JACKSON, Miss. (AP) - The Mississippi Senate on Thursday night killed a bill that included a proposal to set a 7% sales tax on medical marijuana.
Mississippi residents voted by a wide margin in November to adopt Initiative 65, a constitutional amendment that authorizes medical marijuana in the state.
The initiative requires the state Health Department to create a program so marijuana can be available later this year to people with “debilitating” medical conditions. The long list includes cancer, epilepsy and sickle cell anemia.
However, the Mississippi Supreme Court is set to hear arguments April 14 in a lawsuit that is seeking to block the medical marijuana program.
During a Senate debate Thursday night, Republican Sen. Kevin Blackwell of Olive Branch said his proposal in Senate Bill 2765 was not intended to create a separate medical marijuana program from the one authorized by voters. Rather, he said his plan would have been a backup in case a court blocks Initiative 65.
The proposed sales tax was a new aspect, though. Initiative 65 did not include a tax.
Creating a new tax requires a 60% majority, and the vote Thursday night fell short of that: 30 senators voted yes, 21 voted no and one senator did not vote. At least 31 yes votes were needed.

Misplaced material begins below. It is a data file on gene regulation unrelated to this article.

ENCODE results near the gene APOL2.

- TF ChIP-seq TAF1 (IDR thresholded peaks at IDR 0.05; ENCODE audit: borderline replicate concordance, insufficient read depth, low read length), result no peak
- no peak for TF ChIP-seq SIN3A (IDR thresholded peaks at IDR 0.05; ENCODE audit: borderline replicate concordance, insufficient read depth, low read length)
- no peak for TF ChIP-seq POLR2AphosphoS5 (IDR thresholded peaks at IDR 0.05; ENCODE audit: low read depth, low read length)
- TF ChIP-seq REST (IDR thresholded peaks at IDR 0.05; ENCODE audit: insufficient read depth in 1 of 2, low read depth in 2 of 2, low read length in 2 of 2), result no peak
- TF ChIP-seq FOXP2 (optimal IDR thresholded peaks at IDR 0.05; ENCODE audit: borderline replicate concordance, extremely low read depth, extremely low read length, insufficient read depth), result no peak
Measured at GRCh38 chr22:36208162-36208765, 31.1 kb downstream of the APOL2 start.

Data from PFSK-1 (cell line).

Madison Mayor Mary Hawkins Butler filed the lawsuit that argues the initiative was improperly on the ballot because petitioners gathered signatures from outdated congressional districts. State attorneys say the petitioners were using guidance from a former attorney general.
Members of the state Board of Health said Feb. 3 that regulations for a medical marijuana program in Mississippi would be in place by a July 1 deadline, but they cautioned that it’s unclear how soon marijuana might be available to patients.
Aug. 15 is the deadline for the state to begin issuing licenses for dispensaries and cards for patients. The state health officer, Dr. Thomas Dobbs, said it could take six to nine weeks for growers to get viable plants for use in the program. He said the Health Department could try to “get a little ahead” of the July 1 and Aug. 15 deadlines.
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